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be used for debt principal payments and (d) will likely include a prepayment penalty relating to prepayments made during the first few years of the Stress Financing or upon refinancing. WHO CAN BENEFIT FROM STRESS FINANCING? We find that Stress Financing lenders are seeking to lend to a business (i) with a history of profitable operations that has fallen on hard times or is subject to temporary market downturns, (ii) with an experienced management team the lender believes can “weather the current storm,” (iii) that demonstrates to the lender that the business has the “staying power” with the assistance of the Stress Financing to make it through the downturn or other current situation and, upon coming out on the cycle, prosper or even add market share from the businesses not able to survive and repay the Stress Financing. Any business, even with neutral or negative cash f low, should be able to access Stress Financing if it has equity in its hard assets or equipment. WHO ARE THE LENDERS IN STRESS FINANCING? While there are various types of Stress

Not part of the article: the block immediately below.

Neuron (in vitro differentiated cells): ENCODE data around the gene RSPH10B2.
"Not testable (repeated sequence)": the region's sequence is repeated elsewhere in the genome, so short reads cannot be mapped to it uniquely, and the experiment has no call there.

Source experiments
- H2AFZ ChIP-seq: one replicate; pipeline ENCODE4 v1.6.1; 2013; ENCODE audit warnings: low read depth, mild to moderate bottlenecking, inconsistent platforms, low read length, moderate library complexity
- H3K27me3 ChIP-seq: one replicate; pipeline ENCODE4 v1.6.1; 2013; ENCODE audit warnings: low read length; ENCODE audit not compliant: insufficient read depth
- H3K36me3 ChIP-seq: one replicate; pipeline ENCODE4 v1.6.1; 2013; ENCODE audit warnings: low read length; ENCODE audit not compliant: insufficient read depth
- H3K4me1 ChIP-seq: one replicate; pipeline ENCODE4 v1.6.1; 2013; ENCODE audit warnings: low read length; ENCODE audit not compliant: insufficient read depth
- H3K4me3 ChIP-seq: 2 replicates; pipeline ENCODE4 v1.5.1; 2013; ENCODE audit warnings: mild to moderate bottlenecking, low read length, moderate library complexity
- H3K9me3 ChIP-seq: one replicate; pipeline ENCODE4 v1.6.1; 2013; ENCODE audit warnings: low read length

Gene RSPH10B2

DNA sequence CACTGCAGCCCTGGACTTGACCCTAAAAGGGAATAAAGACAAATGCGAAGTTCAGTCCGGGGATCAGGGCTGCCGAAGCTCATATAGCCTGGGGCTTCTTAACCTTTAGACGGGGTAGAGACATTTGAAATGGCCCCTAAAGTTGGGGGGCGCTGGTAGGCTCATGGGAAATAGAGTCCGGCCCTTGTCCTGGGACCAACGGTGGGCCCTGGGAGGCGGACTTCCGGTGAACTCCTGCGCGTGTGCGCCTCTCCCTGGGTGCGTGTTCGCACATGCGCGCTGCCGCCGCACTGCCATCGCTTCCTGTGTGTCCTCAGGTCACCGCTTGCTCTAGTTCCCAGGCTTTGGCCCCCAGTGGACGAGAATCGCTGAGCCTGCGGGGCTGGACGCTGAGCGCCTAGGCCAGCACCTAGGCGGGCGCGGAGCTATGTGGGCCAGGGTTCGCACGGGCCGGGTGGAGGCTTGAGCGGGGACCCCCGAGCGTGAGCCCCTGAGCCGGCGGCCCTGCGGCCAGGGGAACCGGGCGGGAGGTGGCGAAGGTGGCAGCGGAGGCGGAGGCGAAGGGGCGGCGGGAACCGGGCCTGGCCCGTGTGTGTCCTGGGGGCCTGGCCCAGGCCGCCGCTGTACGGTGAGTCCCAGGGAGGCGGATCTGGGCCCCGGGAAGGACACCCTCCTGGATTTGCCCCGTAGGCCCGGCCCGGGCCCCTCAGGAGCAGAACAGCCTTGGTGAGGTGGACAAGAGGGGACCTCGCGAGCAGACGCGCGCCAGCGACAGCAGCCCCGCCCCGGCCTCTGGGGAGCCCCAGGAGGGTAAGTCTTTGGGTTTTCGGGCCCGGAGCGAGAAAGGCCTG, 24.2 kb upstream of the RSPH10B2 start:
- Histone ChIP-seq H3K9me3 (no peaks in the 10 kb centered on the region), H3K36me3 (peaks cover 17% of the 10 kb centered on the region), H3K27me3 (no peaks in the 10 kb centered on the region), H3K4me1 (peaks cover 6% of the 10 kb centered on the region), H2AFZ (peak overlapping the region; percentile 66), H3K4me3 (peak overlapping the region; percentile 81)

Oklahoma Motor Carrier Magazine | 1Q

Financing lenders, they are generally (a) private (noncommercial bank) lenders who have raised debt funds to invest, (b) family offices that have allocated a portion of their funds to investment in loans, (c) private equity funds that have specifically raised debt funds to lend or (d) major money center commercial banks responding to an economic crisis believing that market share shifts occur during a financial crisis and are committed to growing their market share. SUMMARY Thank you to the Oklahoma Trucking Association for allowing us to inform its members that Stress Financing is available and many lenders are sitting with substantial amounts of cash looking for the right opportunities. We know who these lenders are and the types of Stress Financing they seek, and have developed strong working relationships with these lenders.

OTA ALLIED MEMBERS Are you interested in submitting an article to our publication? Please send Rebecca an email to let her know you have content to contribute: RebeccaChappell@oktrucking.org

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INTERESTED IN ADVERTISING? What better way to strategically target your market than through the Oklahoma Motor Carrier Magazine. • Full Color Glossy Magazine • Online Version • Ads Click to Company Page • Outreach to 4,000 • Several Pricing Options • Directly Mailed Throughout Year Contact Rebecca by email Rebeccachappell@oktrucking.org or by phone at (405) 525-9488 x 1. Oklahoma Motor Carrier Magazine | 1Q